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I have not yet, but I REALLY need to. I do not want DS to go to any of his grandparents. My mother does not agree with my parenting style in the LEAST and DS barely knows his dad's father and step-mom (and he's never even met my bio-dad or his dad's bio-mom. The only person in my entire family that I would be comfortable with raising him is my little sister. We are very like minded (her 16mo is EBF, intact, unvaxed, eats healthy, they co-sleep, ect). She has even expressed to me before that if anything happened to her, she would want her DS to go to me instead of his own father because he is unfit to care for him. I don't know if she can legally request that though.

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#7 of 35 Old 12-11-2008, 03:30 PM
 
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Originally Posted by claddaghmom View Post
Oh dear, we haven't done this
Don't feel bad, we haven't done this yet either. I've been meaning to do it even before DD was born. Maybe this thread will be the kick in the butt I need to get it done. Thanks OP
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#8 of 35 Old 12-11-2008, 03:49 PM
 
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Yes, my brother and his wife will be the guardians. Life would change for my children, though, because they would never homeschool. My brother has kids the same age as mine so they would fit in to their stage of family life. I know they would do their best but nobody will love them and keep track of them like I do. I pray this will never happen.

We are also guardians to their kids, and to my other niece also.
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#9 of 35 Old 12-11-2008, 03:56 PM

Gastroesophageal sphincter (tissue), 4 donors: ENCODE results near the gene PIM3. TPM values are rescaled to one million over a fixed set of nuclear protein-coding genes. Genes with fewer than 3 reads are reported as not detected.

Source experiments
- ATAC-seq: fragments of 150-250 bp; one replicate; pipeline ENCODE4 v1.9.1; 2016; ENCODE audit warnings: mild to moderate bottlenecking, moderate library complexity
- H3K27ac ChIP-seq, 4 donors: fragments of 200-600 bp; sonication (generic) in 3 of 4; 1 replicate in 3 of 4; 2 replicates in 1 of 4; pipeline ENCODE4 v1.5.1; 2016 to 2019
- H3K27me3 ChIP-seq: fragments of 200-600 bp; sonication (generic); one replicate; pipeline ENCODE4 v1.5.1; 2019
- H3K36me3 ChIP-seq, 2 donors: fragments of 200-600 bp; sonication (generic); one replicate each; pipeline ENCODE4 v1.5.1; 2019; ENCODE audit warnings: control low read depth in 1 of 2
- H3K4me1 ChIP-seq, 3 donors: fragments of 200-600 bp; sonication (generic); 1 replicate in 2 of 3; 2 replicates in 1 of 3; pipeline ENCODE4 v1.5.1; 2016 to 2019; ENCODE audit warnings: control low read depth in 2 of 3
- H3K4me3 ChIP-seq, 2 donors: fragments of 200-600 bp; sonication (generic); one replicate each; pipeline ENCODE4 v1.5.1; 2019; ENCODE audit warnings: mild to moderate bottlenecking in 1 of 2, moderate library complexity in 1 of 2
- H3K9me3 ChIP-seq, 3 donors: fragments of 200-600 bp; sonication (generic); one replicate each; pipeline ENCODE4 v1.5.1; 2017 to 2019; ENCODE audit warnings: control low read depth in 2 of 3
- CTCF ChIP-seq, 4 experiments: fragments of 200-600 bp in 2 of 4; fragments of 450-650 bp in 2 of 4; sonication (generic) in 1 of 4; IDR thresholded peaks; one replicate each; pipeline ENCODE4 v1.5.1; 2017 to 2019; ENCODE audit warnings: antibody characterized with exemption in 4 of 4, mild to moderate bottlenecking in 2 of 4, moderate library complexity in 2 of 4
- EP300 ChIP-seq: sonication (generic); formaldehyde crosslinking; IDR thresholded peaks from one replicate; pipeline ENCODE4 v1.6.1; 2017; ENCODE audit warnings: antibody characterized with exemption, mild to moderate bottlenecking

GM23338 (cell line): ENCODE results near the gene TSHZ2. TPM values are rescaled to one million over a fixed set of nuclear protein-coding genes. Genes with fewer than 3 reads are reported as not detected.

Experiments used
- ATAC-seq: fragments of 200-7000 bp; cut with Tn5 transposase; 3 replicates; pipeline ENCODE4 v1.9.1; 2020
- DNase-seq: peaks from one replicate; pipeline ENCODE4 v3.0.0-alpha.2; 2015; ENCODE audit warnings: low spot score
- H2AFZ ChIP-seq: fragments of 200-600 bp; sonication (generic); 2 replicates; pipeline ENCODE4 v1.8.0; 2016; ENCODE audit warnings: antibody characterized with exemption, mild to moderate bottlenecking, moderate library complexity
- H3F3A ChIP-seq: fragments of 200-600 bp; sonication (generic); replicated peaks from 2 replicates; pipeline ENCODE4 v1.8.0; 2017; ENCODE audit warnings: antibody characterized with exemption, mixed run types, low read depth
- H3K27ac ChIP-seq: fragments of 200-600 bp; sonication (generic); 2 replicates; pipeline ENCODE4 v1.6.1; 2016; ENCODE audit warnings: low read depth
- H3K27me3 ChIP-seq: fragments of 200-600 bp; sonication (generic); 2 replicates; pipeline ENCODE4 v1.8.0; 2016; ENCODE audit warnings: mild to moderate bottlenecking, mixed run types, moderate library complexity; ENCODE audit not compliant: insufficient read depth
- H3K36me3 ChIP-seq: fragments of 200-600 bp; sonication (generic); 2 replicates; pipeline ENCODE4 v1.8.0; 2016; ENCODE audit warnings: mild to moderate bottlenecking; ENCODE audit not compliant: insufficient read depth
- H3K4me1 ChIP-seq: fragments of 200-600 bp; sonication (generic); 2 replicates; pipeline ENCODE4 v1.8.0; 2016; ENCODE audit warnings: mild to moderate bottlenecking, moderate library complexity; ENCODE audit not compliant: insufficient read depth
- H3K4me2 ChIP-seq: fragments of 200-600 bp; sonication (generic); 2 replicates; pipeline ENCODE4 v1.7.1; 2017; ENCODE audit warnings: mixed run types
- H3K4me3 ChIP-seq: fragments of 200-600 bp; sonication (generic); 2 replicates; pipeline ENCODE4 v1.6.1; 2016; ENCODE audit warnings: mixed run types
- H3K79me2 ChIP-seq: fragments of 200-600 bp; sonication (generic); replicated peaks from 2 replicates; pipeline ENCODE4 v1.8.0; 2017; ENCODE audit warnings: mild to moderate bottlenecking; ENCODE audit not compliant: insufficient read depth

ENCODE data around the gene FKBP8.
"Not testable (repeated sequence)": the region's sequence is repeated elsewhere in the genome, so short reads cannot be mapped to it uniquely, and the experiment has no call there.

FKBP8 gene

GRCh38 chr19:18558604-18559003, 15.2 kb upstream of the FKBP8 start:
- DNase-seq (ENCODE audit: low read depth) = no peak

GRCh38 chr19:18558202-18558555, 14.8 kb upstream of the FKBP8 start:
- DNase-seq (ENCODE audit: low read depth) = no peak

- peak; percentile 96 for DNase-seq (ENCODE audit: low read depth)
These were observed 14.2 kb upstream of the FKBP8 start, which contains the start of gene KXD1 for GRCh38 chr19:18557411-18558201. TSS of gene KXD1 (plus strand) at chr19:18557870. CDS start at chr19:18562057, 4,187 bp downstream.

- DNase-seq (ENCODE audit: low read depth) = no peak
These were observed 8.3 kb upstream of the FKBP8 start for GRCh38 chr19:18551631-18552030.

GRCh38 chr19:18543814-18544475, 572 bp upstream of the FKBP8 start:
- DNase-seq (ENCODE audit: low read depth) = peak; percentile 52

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We have two good friends that will be ds's mothers.
We haven't written a will but we really should because I can see our family really fighting for ds and the new baby.
We have decided to give our kids to a young couple who wish to have kids of their own (but adoption and sperm donors are expensive) and not to our parents.
I can't imagine MIL or FIL raising our kids...not only are they extremely busy but they parent much different then us.
My mom would be the best option but she has a mental illness and I see her slipping a little bit everyday. I don't quite feel comfortable with ds spending the night at her house yet, so I wouldn't be comfortable with her raising him.

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#10 of 35 Old 12-11-2008, 03:58 PM
 
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Originally Posted by zinemama View Post
Yes, we do. We have a will and guardians named.

We did not talk to the people about eating organic, watching tv or really anything about child raising techniques. The guardians we chose actually are quite different from us in that regard. But the important thing to us is that they are kind, loving, and share our core values.
Our wills and guardianship is in place. Like the pp, the big issues are the most important to us. If it ever comes to the worst, we feel like the small differences are not worth worrying about.

Mom to DS, born fall 05 after ,,, wife/best friend to DH We have
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#11 of 35 Old 12-11-2008, 04:28 PM
 
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We have let everyone know verbally so far. My sister and her fiancee will raise our children. She is fantastic with the kids and shares our morals and values. My mother is way too open minded while my MIL has a grudge against my mom. My sister is the best fit and best person.

Mommy to ds12, dd11, ds8, ds6, dd4, ^dd^ HB Loss, and dd 1
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#12 of 35 Old 12-11-2008, 04:37 PM